Saturday, 13 September 2014

Scottish independence, Fintan O'Toole reminds me "tae keep the heid "



Experiencing the final skirmishes of the Scottish referendum campaign as each side struggles to deal the last telling blow has been for me -  even at a distance from it -   emotionally exhausting. Goodness knows how those at core of the conflict are feeling. I admire their endurance in the midst of attrition.  My use, without thinking,  of metaphors from the battleground tells me how intense the campaign has been for me, and how  easy it has been for me to forget, given the strength of feeling and thought on both sides, that this has been a campaign full of passion, yet free of violence. 

This morning my own internal frenzy has been arrested.  My attention  was drawn to an essay written by Fintan O'Toole in today's Irish Times entitled What kind of state could Scotland be?   What follows is a short extract from the essay but I think this measured, sober article deserves to be read in its entirety. It was a timely reminder for me  "tae keep the heid", to take time away from the fervour,  and to consider what an independent Scotland will be like and the responsibilities it would face.



An extract from  Fintan O'Toole's "What kind of state could Scotland be?" 



"Scotland’s situation at the point of potential independence is infinitely better than Ireland’s was in the 1920s. It does not risk the violence that stained Ireland’s sense of its better self. However divisive the referendum campaign has been, it will not lead to the kind of traumatic civil war whose legacy deformed Irish politics for decades.

"Whatever happens, Scotland will not suffer the consequences of partition which, in Ireland’s case, meant that ideals of a pluralist democracy were lost in the creation of two mutually exclusive sectarian states. And Scotland has, as Ireland did not have at independence, the context of a European Union, which, for all its faults, gives small nations a set of international institutions within which they can make themselves heard.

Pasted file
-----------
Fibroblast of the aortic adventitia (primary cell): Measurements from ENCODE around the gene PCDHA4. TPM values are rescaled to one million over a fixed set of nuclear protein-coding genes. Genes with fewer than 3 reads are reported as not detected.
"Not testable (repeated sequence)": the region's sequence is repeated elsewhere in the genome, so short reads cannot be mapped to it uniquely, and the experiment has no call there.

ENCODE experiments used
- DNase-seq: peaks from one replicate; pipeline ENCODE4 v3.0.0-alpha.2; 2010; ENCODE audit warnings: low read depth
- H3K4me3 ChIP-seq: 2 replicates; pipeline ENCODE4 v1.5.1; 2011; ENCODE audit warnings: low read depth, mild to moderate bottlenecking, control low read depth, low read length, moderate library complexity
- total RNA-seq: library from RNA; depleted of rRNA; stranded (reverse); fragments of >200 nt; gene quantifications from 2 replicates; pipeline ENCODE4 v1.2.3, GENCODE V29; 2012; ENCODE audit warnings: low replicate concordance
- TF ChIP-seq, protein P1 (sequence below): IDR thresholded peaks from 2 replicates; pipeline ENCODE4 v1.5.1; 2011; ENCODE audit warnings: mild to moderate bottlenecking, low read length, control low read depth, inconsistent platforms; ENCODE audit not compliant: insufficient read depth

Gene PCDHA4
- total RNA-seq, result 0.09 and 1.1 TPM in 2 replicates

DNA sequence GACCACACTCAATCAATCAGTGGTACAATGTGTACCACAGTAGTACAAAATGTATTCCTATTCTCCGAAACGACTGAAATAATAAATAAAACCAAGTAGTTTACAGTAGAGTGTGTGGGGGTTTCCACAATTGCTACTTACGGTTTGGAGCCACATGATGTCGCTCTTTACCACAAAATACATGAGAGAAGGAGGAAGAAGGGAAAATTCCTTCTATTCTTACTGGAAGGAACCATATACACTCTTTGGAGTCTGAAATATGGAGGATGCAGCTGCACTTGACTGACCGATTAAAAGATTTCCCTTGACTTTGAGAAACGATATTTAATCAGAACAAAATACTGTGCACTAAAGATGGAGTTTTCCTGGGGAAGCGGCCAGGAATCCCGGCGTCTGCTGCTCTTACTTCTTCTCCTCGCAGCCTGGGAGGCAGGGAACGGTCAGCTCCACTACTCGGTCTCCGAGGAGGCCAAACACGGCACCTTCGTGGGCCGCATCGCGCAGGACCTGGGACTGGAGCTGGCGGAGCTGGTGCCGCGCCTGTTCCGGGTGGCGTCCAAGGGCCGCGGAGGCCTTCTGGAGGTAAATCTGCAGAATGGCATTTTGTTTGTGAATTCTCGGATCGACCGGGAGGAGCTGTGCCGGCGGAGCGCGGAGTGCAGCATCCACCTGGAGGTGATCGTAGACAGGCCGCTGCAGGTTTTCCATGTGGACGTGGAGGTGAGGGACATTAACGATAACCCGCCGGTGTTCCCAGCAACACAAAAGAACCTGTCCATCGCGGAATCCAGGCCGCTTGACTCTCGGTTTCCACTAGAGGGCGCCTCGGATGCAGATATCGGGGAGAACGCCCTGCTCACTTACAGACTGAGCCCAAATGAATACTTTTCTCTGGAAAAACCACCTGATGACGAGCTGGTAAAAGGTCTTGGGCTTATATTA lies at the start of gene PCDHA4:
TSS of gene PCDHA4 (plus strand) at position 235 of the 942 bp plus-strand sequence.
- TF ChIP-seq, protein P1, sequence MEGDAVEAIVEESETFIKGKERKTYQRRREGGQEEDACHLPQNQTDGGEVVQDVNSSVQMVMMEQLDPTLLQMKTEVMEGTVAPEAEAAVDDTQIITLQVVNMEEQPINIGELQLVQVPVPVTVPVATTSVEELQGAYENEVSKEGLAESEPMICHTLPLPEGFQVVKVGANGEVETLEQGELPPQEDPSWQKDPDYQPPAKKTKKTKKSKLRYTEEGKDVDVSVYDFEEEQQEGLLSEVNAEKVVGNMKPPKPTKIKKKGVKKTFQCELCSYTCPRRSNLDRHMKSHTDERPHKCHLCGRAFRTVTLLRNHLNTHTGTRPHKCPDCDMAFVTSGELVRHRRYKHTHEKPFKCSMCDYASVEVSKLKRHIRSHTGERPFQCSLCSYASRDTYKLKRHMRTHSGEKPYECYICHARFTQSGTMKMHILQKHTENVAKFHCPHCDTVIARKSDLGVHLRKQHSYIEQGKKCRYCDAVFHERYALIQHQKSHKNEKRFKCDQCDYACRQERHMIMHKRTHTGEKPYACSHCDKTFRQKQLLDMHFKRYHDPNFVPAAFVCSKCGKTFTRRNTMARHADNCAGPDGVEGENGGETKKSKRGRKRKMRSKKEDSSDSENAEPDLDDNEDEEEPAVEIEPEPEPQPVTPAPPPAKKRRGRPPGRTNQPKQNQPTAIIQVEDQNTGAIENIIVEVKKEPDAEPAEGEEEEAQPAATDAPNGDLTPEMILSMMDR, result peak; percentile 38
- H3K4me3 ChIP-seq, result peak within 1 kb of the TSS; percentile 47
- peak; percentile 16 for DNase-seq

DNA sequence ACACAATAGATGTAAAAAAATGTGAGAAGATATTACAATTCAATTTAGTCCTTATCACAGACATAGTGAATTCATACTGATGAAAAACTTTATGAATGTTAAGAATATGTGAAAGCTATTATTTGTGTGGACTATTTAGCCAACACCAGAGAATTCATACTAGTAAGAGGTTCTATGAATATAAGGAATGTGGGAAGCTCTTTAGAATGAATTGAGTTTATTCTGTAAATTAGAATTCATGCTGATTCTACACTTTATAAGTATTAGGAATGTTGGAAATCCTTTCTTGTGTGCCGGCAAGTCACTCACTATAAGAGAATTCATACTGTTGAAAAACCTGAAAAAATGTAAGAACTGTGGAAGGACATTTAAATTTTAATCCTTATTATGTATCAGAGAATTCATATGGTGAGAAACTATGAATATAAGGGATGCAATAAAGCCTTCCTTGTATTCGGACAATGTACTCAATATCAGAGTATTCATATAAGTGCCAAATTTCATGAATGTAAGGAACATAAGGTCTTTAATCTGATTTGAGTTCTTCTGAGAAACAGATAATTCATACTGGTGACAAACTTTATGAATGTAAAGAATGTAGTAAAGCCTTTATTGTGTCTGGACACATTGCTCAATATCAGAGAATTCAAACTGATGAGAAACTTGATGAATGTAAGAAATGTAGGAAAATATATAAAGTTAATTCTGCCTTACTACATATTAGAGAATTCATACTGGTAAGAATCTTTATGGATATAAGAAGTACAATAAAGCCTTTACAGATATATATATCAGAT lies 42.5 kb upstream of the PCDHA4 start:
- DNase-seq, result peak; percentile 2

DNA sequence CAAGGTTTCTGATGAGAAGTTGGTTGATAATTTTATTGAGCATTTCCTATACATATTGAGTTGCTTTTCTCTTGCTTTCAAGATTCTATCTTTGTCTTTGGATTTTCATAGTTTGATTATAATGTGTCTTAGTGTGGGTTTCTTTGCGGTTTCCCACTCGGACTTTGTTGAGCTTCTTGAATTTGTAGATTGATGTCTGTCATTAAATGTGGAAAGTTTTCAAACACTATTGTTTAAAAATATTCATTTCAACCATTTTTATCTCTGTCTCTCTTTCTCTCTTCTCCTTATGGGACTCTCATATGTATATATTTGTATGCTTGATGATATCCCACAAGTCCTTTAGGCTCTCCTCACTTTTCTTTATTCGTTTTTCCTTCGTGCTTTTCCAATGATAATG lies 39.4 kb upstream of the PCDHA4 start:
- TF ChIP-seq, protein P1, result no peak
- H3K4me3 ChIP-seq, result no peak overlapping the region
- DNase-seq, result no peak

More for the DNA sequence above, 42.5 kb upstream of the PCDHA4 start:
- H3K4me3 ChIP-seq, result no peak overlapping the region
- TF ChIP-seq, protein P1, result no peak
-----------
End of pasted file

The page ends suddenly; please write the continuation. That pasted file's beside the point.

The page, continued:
"These advantages give Scottish independence, by historical standards, a remarkably fair wind. If it happens, it will also create its own energy of euphoria. But fair winds and moments of ecstasy don’t last long in a harsh environment of long-term global instabilities. Patriotism is a rocket fuel that can get you out of the orbit of an old order but it burns up quickly and leaves you dependent on much more complex and subtle systems of guidance to get you through the lonely expanses of historic space. Those guidance systems will have to be calibrated to Scotland as it is and the world as it is, not to any nostalgic belief that the conditions of an idealised older Britain can simply be recreated in 21st-century circumstances.

"For an outsider like me, this is what is most interesting about the possibility of Scottish independence. It is not that Scotland might become a new state but that it might become a new kind of state. For independence to be meaningful, Scotland would have to start with an acknowledgement that many of the things to which it appeals – the power of government, the legitimacy of democratic institutions, the equality of citizens – are in crisis. They cannot be assumed – they have to be radically reinvented. A new Scotland is as good a place as any to start that work. To begin it, Scotland needs to own not just its country but its own reality."


Fintan O’Toole is Literary Editor of The Irish Times. This essay was written for the ImagiNation Festival in Glasgow. A version of it was published in the Sunday Herald.
This extract was taken from the version published in the Irish Times on Saturday, September 13th, 2014
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